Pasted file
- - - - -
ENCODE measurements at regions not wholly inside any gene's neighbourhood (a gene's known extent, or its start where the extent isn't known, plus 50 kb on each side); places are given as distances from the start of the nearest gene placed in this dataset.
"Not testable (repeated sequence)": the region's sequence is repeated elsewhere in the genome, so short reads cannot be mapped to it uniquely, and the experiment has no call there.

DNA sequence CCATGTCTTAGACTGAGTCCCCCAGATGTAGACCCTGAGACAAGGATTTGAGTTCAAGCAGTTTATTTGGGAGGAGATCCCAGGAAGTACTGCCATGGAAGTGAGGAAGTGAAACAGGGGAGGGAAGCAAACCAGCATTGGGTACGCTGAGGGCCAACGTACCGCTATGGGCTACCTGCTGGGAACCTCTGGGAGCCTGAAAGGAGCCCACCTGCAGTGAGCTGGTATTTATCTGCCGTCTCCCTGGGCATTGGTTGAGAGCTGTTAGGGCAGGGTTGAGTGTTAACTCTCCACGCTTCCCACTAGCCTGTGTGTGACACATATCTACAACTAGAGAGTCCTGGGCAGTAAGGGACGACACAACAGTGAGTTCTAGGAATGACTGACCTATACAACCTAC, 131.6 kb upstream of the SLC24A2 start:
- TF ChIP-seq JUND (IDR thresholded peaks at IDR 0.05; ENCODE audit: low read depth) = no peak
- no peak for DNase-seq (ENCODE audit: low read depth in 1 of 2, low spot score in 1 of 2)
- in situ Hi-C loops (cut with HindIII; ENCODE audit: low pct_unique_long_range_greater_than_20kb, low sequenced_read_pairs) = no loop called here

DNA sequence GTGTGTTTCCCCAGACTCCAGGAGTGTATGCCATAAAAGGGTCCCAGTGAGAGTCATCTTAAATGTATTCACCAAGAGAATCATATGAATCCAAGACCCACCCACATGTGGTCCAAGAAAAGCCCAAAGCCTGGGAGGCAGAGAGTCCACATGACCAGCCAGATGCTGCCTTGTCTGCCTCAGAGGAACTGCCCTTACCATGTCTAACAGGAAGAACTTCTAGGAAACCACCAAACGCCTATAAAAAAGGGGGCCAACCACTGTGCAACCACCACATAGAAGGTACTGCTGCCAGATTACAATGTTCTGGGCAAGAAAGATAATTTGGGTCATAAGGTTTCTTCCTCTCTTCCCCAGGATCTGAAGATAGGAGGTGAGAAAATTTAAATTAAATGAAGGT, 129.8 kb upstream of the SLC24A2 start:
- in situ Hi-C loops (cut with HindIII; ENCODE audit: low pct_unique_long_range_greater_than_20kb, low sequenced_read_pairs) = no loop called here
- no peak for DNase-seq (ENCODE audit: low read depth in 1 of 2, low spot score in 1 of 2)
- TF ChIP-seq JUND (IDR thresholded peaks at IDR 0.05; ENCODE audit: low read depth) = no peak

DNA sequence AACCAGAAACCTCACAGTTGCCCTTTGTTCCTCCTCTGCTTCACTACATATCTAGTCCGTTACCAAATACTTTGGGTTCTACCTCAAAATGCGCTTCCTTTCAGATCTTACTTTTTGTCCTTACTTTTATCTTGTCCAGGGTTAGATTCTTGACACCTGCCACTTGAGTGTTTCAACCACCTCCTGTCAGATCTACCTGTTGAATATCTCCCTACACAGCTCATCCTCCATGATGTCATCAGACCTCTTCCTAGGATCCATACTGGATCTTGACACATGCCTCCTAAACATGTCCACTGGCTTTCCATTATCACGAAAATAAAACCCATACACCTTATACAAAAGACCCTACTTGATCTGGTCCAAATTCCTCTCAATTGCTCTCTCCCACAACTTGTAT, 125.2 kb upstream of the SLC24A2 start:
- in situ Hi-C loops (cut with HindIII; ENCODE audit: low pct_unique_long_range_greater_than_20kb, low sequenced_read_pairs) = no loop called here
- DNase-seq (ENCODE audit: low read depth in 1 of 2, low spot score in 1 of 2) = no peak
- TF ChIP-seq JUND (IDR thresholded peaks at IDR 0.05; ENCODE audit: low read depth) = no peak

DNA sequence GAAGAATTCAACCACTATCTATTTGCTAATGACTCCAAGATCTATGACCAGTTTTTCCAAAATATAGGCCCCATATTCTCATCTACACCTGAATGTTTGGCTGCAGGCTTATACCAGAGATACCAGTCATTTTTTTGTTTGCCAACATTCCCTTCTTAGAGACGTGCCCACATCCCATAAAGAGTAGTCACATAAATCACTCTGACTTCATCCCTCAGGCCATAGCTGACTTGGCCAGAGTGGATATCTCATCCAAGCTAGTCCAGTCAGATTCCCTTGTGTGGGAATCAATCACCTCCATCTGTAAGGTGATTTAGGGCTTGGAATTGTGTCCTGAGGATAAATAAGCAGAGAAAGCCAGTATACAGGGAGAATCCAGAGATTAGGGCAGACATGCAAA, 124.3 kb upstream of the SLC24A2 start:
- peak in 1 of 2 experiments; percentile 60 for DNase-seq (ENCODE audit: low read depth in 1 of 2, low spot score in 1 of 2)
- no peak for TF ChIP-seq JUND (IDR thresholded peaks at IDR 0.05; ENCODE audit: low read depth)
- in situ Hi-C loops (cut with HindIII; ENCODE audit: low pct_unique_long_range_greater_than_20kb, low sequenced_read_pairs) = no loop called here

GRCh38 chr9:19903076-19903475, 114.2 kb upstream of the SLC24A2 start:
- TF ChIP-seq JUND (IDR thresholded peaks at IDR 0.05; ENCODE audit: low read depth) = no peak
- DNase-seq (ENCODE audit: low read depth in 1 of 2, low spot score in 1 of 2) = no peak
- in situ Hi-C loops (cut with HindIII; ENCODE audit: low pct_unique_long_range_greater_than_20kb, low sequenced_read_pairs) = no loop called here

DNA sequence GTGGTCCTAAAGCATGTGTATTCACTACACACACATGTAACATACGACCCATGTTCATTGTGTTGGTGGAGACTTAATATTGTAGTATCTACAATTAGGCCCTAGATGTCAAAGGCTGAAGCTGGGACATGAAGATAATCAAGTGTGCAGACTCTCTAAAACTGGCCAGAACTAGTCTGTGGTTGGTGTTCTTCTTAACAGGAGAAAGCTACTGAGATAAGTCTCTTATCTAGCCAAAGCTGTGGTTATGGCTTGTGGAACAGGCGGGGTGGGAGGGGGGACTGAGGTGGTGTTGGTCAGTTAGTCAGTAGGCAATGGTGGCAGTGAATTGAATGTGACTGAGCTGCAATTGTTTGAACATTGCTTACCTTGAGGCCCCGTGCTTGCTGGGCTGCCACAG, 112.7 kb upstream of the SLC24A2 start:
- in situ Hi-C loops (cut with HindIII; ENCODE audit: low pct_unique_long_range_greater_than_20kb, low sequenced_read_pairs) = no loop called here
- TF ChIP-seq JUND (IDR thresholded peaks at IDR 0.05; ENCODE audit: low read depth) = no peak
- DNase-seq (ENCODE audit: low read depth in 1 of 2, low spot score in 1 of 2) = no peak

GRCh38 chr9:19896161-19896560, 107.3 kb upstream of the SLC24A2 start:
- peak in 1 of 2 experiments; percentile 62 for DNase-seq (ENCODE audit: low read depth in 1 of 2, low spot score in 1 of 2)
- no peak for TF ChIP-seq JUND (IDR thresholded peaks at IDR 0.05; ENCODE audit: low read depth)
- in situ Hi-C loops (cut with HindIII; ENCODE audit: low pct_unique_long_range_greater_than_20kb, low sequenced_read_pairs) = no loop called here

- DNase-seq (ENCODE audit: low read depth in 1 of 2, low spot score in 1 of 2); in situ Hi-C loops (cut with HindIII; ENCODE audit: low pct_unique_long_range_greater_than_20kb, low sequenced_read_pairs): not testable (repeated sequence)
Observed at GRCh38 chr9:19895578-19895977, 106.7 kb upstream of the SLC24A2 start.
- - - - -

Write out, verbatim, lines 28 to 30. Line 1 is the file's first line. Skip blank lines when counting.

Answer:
- peak in 1 of 2 experiments; percentile 62 for DNase-seq (ENCODE audit: low read depth in 1 of 2, low spot score in 1 of 2)
- no peak for TF ChIP-seq JUND (IDR thresholded peaks at IDR 0.05; ENCODE audit: low read depth)
- in situ Hi-C loops (cut with HindIII; ENCODE audit: low pct_unique_long_range_greater_than_20kb, low sequenced_read_pairs) = no loop called here